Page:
Four Corners is a unique centre for photography and film production and training. A charity, based in East London for over 40 years, It is one of a very few independent media organisations in London, recognised for its high-quality, inclusion-based training in film craft/production skills, with a remit to support people who have been traditionally marginalised from the creative process. Four Corners deliver projects pan-London and has a particular commitment to East London based initiatives.
We have a long track record of working with some of the most disadvantaged people living at the sharp end of economic deprivation. For example our Big Lottery-funded Digital Futures project provided a unique, three-year programme of learning and employability support in practical creative media skills for 122 unemployed and disadvantaged people living in some of the most deprived boroughs in London. Training was entirely free, offered travel and childcare costs, and opportunities for 24 paid work placements with industry employers. 92% participants rated Four Corners’ ‘non-discriminatory approach’ as important in overcoming barriers to career progression - higher than any other single element. This supports the case for the project’s approach to learning within a strongly supportive inclusive environment.
Skills Training: We support 60+ disadvantaged people each year - from Black, Asian and Minority Ethnic communities (BAME), women, and disabled people - through free industry-standard training in film craft production skills for Film and TV. Over the past 2 years 60% of participants have secured work in film or television following participation in an integrated paid work placement scheme.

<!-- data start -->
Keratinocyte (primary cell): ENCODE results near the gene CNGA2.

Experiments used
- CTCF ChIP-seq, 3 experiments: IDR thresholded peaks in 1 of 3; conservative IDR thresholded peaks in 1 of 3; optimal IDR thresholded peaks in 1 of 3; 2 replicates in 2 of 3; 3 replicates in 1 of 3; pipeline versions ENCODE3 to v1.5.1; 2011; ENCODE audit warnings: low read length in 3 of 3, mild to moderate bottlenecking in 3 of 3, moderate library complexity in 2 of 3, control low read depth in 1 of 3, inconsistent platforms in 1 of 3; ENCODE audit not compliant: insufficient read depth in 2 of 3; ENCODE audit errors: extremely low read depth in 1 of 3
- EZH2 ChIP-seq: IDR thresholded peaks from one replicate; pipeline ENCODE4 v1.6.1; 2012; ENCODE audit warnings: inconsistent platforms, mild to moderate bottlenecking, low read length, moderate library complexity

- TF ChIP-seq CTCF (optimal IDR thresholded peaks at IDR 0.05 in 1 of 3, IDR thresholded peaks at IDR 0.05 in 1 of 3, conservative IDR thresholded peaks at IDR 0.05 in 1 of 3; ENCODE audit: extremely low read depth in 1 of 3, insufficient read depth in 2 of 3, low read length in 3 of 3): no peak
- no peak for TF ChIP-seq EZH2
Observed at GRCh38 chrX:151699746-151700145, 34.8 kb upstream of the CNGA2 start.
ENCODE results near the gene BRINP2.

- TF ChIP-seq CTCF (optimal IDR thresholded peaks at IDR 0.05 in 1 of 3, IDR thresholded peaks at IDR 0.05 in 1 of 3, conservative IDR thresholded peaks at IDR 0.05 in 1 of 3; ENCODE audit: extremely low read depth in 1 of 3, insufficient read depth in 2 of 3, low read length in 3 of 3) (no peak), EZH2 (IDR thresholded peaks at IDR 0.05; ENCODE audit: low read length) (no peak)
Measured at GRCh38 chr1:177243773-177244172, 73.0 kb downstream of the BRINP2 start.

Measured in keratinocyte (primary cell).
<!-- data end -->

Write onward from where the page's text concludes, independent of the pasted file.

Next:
Professional Development: We provide specialist professional development support to over 200 filmmakers/photographers, especially new/emergent artists, through residencies, mentoring, workshops, networking events and opportunities to showcase their work in our Gallery.
Gallery Exhibitions: an average 4 exhibitions each year of work by new/emergent artists, alongside public talk programmes, draw audiences of 1000+ each year.
Arts Inclusion & Education:
We encourage community participation through a range of arts inclusion projects, engaging particularly with young people, women and older residents, and work with community groups, arts organisations and museums to promote artistic creativity, celebrating and fostering talent, especially amongst the most disadvantaged. For e.g. our Attlee Centre project worked with a group of 10 Bangladeshi boys at risk of exclusion: they made a short film about facing prejudice and what they think of Muslim extremism. We worked with a group of 12 older people aged 70-85, who documented their lives and aspects of local history, learning photographic skills and mounting several exhibitions in our Gallery.